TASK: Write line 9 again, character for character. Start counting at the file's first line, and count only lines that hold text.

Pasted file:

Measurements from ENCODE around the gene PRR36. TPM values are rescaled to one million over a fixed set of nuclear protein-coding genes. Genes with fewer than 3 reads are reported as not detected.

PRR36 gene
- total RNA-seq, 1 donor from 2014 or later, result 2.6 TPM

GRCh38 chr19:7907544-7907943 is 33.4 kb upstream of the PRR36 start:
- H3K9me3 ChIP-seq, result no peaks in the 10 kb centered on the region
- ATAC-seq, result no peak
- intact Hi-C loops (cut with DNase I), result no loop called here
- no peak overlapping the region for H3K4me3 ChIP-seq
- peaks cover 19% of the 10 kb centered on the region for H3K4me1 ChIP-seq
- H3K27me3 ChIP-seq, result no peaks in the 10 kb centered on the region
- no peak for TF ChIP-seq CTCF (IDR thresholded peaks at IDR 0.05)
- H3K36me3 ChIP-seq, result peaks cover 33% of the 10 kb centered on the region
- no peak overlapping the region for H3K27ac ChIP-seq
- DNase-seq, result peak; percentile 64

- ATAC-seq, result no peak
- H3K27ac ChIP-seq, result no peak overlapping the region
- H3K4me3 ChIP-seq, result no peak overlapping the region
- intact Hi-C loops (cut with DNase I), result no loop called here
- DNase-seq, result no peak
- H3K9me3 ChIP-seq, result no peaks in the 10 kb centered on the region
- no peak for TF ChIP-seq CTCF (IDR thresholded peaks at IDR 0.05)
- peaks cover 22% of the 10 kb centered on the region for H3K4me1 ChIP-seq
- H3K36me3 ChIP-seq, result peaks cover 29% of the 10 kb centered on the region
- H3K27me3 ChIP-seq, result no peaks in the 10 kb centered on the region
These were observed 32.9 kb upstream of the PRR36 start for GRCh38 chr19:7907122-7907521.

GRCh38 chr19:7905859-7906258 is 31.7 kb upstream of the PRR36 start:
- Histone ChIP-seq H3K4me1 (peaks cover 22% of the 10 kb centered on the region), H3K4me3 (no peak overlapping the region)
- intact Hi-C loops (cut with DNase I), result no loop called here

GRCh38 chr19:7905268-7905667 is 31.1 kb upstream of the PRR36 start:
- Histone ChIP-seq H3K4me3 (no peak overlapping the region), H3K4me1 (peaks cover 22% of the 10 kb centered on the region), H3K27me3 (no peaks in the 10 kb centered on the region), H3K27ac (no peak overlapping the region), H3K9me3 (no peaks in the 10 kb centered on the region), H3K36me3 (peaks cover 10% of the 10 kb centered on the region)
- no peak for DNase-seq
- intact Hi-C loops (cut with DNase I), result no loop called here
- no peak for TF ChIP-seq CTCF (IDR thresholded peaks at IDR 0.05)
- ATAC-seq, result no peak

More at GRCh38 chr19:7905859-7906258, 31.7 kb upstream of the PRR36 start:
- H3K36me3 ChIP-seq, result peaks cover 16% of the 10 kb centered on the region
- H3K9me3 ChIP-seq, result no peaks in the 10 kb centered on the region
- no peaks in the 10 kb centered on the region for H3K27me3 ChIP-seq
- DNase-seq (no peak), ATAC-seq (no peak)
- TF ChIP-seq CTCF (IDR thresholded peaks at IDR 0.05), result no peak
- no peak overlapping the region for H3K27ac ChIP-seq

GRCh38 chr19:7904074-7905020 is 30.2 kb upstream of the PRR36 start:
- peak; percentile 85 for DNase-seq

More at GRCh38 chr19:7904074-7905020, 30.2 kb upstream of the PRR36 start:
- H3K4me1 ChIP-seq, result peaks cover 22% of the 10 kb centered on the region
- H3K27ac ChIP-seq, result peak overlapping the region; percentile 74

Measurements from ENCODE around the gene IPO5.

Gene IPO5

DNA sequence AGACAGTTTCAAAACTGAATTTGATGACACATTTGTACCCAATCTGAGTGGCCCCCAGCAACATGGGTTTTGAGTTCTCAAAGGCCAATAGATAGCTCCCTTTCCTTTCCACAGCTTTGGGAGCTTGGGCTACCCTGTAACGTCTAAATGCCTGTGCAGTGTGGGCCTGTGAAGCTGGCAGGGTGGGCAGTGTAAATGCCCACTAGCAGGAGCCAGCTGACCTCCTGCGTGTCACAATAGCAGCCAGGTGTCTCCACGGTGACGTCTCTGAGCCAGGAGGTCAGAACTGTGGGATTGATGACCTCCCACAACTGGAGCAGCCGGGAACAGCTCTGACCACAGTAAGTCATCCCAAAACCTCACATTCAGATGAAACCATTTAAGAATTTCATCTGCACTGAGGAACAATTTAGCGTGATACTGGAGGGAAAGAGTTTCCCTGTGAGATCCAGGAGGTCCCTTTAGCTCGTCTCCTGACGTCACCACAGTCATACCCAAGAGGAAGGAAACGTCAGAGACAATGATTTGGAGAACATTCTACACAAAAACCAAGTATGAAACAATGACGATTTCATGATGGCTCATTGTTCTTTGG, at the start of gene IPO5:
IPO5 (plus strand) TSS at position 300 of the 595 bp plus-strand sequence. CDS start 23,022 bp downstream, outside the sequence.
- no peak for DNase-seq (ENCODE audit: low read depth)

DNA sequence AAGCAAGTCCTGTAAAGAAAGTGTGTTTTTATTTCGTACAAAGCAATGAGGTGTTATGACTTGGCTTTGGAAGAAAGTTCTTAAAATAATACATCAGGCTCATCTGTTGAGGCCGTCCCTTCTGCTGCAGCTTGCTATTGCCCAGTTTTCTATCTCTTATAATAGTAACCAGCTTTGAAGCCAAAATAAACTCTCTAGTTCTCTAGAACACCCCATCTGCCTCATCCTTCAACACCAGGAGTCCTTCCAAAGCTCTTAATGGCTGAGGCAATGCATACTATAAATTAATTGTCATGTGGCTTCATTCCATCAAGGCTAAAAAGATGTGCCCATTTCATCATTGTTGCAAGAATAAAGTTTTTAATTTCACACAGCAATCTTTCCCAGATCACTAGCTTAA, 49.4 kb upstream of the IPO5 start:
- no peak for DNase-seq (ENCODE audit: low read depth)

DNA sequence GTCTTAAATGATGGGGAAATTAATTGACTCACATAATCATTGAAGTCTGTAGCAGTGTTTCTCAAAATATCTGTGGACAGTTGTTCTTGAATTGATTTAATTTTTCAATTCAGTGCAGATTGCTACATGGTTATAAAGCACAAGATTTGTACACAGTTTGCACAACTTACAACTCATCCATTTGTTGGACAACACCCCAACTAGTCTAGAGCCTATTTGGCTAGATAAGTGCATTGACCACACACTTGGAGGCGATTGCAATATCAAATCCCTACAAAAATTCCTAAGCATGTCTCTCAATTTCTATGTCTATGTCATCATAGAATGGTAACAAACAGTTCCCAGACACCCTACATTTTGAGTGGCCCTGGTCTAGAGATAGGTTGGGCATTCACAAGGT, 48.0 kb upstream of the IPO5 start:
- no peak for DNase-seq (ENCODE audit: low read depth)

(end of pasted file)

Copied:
- peaks cover 19% of the 10 kb centered on the region for H3K4me1 ChIP-seq